The second recommendation is to adopt a long-term strategy for reform of the pension system as the earlier planned increase of the mandatory retirement age should continue, but mechanisms that link it with life expectancy are also needed in the long-term. The early retirement possibilities need to gradually be abolished and to move toward levelling of the retirement age for men and women. This recommendations renews the expectation efficient health care to be ensured with a focus on improving transparency on hospitals funding, optimisation of the hospital network and development of out-patient care.
The third recommendation, too, remains the same, which is to review the minimum social contributions thresholds to ensure that the system does not hold low-skilled workers outside the labour market. The Bulgarian government, whichever that might be, is expected to define after consultations with the social partners transparent guidelines for adjustment of the minimum wage taking into account what implications it could have on employment and competitiveness. In order to reduce poverty, the access and efficiency of the social services needs to be further improved, which includes the benefits for children and elderly people.
And finally do adopt the School Education Act!
This is the fourth recommendation which is supplemented by pieces of advice for reform of the high education and training systems, to create partnerships between education institutions and business, to enhance the quality of training and improve the access to life long learning. Great attention has to be paid on children and especially those from Roma origin to avoid early school leaving. Alas, although the recommendation is persisting, it is worth bearing in mind that apart from adopting the School Education Act, finally, it should be ensured that it is an act of quality. The Commission, however, has left this to the national authorities.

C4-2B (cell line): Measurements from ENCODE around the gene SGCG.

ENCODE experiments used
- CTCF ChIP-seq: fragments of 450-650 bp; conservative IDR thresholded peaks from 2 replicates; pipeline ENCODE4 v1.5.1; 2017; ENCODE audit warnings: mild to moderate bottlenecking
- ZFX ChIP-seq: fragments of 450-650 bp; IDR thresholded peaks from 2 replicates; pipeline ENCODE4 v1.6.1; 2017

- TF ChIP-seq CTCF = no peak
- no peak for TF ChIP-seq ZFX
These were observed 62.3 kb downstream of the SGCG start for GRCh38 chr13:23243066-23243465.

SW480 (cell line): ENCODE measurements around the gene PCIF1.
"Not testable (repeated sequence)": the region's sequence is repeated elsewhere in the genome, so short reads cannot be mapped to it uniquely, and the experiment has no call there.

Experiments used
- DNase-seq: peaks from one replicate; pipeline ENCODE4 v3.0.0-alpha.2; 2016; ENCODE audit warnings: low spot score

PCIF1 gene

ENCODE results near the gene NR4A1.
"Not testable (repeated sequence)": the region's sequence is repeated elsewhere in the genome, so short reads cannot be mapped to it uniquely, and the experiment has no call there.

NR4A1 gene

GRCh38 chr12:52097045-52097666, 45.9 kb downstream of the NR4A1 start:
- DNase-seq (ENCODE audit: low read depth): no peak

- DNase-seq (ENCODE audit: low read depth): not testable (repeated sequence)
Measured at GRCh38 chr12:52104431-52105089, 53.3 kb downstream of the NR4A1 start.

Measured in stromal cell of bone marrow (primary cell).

In the fifth recommendation, it is again repeated the need to improve business environment, especially in terms of small and medium-sized enterprises through abolishing red tape, creating e-government, alleviating bankruptcy procedures and apply the late payments legislation. The system for public procurement (again and again) needs to be improved by enhancing the administrative capacity and increasing the ex-ante checks of the Public Procurement Agency. Sixth is the recommendation to begin a reform of the energy sector to enhance competition, market efficiency and transparency.
The fact that the Commission has been repeating these recommendations over and over again is very alarming and it is highly advisable to avoid calming down with the fact that other countries, too, do not implement the Commission's specific recommendations because other countries might be having very serious problems, but Bulgaria still is the poorest EU member state, with the most rapidly ageing population and with the highest risk of poverty and social exclusion. The recommendations that we read a third year in a row are actually insulting because they show two things. Either consecutive governments are incapable of doing reforms or they deliberately do not do them. Whatever the reasons, the reality is this - Bulgaria is in a poor condition and doing nothing does not at all freeze the situation at a certain level. On the contrary, the more nothing is done the more problems deepen and escalate.
The seventh recommendation
This year's recommendations to Bulgaria can safely be perceived as aimed at Bulgarian voters, too, who, as it is now evident, might again go to the polls this year. So, the seventh recommendation is by euinside. Dear voters, these recommendations are for you too. It depends on you to choose more of doing-nothing or you can focus on people who show firmly that they are aware of what needs to be done and tell you how they plan do it. You should use these recommendations as your guiding light when choosing representatives in Parliament and when you support parties not because the Commission says what needs to be done, but because this is the only independent of vested interests analysis of the situation of the Bulgarian state, society and economy. And while you are thinking about the daily things in your life, do not forget that tomorrow those who contribute for these daily things could be much less because of emigration, ageing or for being part of the socially excluded minorities whose access to education and labour market is limited.
You should also not forget that in the current situation, the problem is far from being about whether we love Russia or not, whether the EU is good or US bad. It is only about the fact that Bulgaria is among the few member countries who pay the highest price for energy which is a burden for producers and erodes the income of the poorest. Besides, Bulgaria has the lowest income per capita not because it has still not found the right person who will over night raise wages, but because it has not found someone who can create conditions wages to begin growing in a natural, economically based way. The choice is tough, this is a fact. That is why, euinside recommends you to be demanding. To everything and everyone and most of all to yourselves. After all, it is your future that is at stake.